IT leaders and organisational strategy
Ade McCormack, Founder, Digital Readiness Institute
The changing nature of strategy
In my last article, I talked about the notion of ‘synthetic certainty’ and how this industrial era condition no longer applies in a world where natural, biological, technological, social, financial and political forces are on the rise and chaotically interacting. How can we have a 3-year plan or a 2030 vision, when we don’t know how the environment in which our organisation operates will be next week? Strategy as taught by business schools globally is no longer relevant in an increasingly tempestuous world. Opportunities and threats will be missed if business leaders ignore what is happening around them as they doggedly pursue the plan. As philosopher, Mike Tyson famously pointed out, “The plan goes out of the window, after the first punch”. Looking at it from another perspective, the fighter pilot who plans their manoeuvres prior to a forthcoming dogfight will not be involved in many such fights. Situational awareness trumps strategy. Capitalising on what is actually happening today is more important than focusing on what might happen tomorrow.
This presents several opportunities for IT leaders. The first of which is to help the senior executives sense what is happening in and around the organisation. IoT comes to mind. Creating new sources of data helps to build a richer picture of what is happening in reality. The use of analytics tools will turn that data into insight. This might however require a major systems integration exercise to ensure that the ‘insights’ are being fished from a data lake and not a data cesspit. The focus on situational awareness and the here and now will see long fuse, big bang project delivery replaced by a more rapid prototyping approach. Given that the IT function is the spiritual home of agile, formally known as rapid application development, you are well placed to take the lead on this. You might push back by flagging that this is not a particularly great insight as you have been doing this for decades. The opportunity here is not in ‘run the business’ project delivery or even in responding to ‘change the business’ edicts, but in the IT function taking the initiative to demonstrate how ‘new’ new technologies can be applied to solving organisational challenges and creating new sources of cash.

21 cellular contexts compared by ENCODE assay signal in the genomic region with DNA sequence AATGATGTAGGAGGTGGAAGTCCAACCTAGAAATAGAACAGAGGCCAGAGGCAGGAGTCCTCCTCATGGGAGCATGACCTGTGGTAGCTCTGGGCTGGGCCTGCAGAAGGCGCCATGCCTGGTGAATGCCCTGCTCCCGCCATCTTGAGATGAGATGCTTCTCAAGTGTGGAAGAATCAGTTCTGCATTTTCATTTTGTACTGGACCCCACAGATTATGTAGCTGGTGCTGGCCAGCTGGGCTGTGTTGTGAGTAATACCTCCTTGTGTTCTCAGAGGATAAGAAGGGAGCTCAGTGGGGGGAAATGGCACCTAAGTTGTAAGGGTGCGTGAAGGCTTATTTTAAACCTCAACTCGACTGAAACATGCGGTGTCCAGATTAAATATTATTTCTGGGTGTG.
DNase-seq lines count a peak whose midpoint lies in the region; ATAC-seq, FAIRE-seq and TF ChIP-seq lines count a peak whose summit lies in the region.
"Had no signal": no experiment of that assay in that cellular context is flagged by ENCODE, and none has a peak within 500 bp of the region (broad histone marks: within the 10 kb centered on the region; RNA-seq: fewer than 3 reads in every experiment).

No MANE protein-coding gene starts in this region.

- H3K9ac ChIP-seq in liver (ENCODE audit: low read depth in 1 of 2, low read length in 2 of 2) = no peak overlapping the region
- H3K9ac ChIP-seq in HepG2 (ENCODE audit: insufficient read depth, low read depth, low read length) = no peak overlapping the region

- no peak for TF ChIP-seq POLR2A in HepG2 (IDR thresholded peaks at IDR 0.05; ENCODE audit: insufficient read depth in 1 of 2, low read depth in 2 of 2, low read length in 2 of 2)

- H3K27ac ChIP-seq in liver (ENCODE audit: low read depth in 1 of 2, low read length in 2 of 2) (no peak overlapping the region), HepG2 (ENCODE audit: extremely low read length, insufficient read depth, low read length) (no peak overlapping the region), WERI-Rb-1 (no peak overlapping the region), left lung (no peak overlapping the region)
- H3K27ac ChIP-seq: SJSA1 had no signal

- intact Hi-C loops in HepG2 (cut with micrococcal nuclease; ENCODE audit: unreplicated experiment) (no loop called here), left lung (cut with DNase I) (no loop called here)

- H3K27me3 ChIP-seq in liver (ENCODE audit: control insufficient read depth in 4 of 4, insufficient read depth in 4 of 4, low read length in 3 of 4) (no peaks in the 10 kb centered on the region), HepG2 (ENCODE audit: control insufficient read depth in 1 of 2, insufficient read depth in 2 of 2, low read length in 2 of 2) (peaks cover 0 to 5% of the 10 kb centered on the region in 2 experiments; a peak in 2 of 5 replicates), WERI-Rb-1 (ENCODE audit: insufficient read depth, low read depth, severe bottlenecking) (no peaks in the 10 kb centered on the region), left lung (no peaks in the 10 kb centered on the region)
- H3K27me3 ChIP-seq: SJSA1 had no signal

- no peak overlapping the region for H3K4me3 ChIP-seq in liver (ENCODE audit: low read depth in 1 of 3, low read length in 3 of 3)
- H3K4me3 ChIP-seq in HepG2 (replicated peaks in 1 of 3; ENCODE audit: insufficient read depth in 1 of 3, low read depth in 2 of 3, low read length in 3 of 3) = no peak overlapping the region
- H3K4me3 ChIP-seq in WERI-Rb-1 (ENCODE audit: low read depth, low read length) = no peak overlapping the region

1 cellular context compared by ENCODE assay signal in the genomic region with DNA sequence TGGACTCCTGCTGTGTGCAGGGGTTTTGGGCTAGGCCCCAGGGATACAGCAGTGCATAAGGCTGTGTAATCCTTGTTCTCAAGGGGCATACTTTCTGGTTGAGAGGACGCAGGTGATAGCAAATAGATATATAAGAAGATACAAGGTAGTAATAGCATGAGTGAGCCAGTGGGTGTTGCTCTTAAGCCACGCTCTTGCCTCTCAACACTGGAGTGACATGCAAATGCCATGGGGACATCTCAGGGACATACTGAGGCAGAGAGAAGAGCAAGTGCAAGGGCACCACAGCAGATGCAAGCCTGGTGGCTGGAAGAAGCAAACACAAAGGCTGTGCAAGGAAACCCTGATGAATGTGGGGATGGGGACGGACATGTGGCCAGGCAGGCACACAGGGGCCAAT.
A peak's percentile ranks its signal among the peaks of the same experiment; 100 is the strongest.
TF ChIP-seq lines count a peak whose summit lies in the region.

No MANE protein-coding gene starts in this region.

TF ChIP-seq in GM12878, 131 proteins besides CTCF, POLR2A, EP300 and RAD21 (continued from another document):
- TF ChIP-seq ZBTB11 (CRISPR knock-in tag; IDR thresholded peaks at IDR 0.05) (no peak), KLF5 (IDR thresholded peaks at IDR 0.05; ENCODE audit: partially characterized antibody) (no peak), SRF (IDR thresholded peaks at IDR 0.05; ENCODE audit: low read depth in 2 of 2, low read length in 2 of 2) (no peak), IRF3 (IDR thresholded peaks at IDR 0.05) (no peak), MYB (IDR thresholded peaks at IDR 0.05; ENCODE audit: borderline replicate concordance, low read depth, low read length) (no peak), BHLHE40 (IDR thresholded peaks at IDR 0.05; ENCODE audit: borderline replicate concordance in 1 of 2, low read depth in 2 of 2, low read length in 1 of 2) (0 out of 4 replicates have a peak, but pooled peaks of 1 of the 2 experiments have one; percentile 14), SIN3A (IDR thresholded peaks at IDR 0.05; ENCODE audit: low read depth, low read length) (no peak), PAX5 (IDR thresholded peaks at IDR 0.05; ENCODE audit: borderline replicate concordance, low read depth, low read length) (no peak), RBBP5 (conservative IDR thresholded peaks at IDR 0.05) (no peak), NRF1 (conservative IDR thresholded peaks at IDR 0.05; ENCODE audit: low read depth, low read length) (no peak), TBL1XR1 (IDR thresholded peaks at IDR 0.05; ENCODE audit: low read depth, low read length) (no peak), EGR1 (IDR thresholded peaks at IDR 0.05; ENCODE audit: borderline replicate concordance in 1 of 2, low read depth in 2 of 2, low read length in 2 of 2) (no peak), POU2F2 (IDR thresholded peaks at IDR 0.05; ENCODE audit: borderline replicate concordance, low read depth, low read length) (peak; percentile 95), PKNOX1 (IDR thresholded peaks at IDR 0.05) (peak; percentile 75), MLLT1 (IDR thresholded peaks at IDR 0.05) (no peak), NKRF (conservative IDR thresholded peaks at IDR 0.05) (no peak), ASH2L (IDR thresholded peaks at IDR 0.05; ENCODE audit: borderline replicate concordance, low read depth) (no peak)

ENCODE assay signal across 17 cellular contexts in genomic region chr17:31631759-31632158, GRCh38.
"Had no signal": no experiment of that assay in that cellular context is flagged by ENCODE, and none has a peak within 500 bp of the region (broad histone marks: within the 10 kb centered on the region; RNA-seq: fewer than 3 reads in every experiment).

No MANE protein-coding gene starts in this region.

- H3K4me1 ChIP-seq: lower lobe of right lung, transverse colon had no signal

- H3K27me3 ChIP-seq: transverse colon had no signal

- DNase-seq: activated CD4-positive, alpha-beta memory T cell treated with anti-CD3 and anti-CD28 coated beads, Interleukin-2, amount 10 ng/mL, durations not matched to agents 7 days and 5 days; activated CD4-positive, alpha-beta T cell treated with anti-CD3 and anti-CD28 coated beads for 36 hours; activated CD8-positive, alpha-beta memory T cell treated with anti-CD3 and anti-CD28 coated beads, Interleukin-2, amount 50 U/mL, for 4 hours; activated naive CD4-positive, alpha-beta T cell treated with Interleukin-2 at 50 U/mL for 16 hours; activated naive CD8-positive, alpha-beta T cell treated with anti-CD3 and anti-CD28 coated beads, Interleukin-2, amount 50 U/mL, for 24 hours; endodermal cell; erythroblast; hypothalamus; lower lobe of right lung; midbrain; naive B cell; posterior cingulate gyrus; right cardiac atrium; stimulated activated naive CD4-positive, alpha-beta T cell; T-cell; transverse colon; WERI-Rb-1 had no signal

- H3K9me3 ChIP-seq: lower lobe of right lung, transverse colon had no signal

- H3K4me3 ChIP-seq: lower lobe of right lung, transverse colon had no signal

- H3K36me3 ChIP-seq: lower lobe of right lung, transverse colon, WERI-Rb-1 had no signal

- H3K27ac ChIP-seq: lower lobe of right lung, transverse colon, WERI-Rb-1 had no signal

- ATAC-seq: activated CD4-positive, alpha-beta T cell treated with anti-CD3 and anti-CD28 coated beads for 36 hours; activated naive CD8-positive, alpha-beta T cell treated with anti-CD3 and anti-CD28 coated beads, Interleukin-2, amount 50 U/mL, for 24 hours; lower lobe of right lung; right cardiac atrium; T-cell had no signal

Very new technologies
Unfortunately, some leaders exhibit what I call T3 syndrome. When presented with an emerging technology, despite its business potential being obvious to the IT leader, the executive dismisses it as a toy. However, other players in the market see its potential and so the emerging technology becomes a threat to the organisation. Eventually, the consumers in your market come to expect this technological innovation and now this emerging technology has become market table stakes and your company is consequently no longer in that market. This executive myopia is in large part the fault of the IT leader. Just because you see its potential doesn’t make it a given that others will too. Business leaders need to see the technology in context to appreciate its potential. Thus I encourage the IT function to use its prototyping skills to showcase emerging technologies in a manner that displays future paths the organisation might take.
It is not clear to me that IT leaders understand that data is a new asset class. The ‘I’ in CIO does not of course stand for ‘IT manager’. It stands for the primary derivative of data, information. If we think of data as the crude oil and information as the refined derivative, then the IT function has focused more on storing and protecting the oil than in helping the organisation exploit it. In fairness, the IT department is playing a role in data exploitation through the provision of analytics tools. The growth of the data scientist has been a positive development but it has caused the role to drift away from the IT function, which is a mistake given the importance of machine learning in trend detection. With IoT and social media, the data opportunity is only going to increase. I think this is an opportunity for IT leaders to reposition themselves. Data in the digital age is a form of capital. CEOs like capital. If you position yourself with this in mind, your c-suite relevance will surge.
Like the rise of digital, Covid-19 presents an opportunity for IT leaders to present themselves as the eyes and ears of the organisation as well as the creators of new sources of value. This has to be preferable to the current trend of becoming the Zoom licence manager. To use a term from a bygone era, IT leaders need to be perceived as strategically relevant.
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